Growing up with overprotective and hypercritical parents has also been associated with social anxiety disorder. Adolescents who were rated as having an insecure (anxious-ambivalent) attachment with their mother as infants were twice as likely to develop anxiety disorders by late adolescence, including social phobia.
A related line of research has investigated 'behavioural inhibition' in infants – early signs of an inhibited and introspective or fearful nature. Studies have shown that around 10–15 percent of individuals show this early temperament, which appears to be partly due to genetics. Some continue to show this trait into adolescence and adulthood, and appear to be more likely to develop social anxiety disorder.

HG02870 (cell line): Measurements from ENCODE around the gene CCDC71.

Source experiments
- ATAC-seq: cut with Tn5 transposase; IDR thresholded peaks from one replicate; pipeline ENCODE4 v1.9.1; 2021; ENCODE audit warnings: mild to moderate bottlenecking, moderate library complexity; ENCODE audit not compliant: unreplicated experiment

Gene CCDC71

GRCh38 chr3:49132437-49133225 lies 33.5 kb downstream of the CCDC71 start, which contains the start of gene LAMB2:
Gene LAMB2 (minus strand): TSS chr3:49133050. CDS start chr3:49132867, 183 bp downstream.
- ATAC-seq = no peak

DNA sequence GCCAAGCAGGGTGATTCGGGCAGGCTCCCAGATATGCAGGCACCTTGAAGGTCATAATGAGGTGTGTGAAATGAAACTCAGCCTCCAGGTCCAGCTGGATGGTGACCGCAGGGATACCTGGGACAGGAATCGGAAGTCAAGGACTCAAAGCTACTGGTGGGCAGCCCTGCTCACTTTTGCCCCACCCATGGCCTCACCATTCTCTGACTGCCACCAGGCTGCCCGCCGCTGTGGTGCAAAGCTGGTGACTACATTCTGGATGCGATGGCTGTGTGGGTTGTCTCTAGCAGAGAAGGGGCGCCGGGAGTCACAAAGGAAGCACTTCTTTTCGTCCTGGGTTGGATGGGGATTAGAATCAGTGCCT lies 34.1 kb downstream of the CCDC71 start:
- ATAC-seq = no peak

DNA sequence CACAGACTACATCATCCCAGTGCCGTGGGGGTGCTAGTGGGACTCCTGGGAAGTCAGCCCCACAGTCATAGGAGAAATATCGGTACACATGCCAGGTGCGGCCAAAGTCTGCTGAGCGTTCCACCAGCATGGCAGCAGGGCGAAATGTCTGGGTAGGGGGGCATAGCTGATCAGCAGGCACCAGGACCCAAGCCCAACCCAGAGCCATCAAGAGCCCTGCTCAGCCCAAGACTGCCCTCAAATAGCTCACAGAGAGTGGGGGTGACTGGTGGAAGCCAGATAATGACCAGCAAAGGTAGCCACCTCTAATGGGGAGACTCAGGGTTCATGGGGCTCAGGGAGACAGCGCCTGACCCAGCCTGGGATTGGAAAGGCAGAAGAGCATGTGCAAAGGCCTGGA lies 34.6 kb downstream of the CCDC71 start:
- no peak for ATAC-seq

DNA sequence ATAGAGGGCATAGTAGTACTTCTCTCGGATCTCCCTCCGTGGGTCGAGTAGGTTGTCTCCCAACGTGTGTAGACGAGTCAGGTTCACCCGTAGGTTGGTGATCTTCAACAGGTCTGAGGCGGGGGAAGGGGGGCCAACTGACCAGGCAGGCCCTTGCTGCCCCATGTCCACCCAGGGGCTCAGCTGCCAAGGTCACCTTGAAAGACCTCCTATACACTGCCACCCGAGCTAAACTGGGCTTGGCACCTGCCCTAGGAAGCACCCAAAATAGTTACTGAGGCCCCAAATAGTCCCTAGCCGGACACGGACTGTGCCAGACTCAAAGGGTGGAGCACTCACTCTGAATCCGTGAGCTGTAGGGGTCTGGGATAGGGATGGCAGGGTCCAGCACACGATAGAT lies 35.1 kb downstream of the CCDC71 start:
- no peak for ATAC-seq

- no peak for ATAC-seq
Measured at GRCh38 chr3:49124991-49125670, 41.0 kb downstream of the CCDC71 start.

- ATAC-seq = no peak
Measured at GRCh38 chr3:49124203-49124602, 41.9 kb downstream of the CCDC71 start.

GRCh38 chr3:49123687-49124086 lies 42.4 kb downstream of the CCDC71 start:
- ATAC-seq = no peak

A previous negative social experience can be a trigger to social phobia, perhaps particularly for individuals high in 'interpersonal sensitivity'. For around half of those diagnosed with social anxiety disorder, a specific traumatic or humiliating social event appears to be associated with the onset or worsening of the disorder; this kind of event appears to be particularly related to specific (performance) social phobia, for example regarding public speaking (Stemberg et al., 1995). As well as direct experiences, observing or hearing about the socially negative experiences of others (e.g. a faux pas committed by someone), or verbal warnings of social problems and dangers, may also make the development of a social anxiety disorder more likely. Social anxiety disorder may be caused by the longer-term effects of not fitting in, or being bullied, rejected or ignored (Beidel and Turner, 1998). Shy adolescents or avoidant adults have emphasised unpleasant experiences with peers or childhood bullying or harassment (Gilmartin, 1987). In one study, popularity was found to be negatively correlated with social anxiety, and children who were neglected by their peers reported higher social anxiety and fear of negative evaluation than other categories of children. Socially phobic children appear less likely to receive positive reactions from peers and anxious or inhibited children may isolate themselves.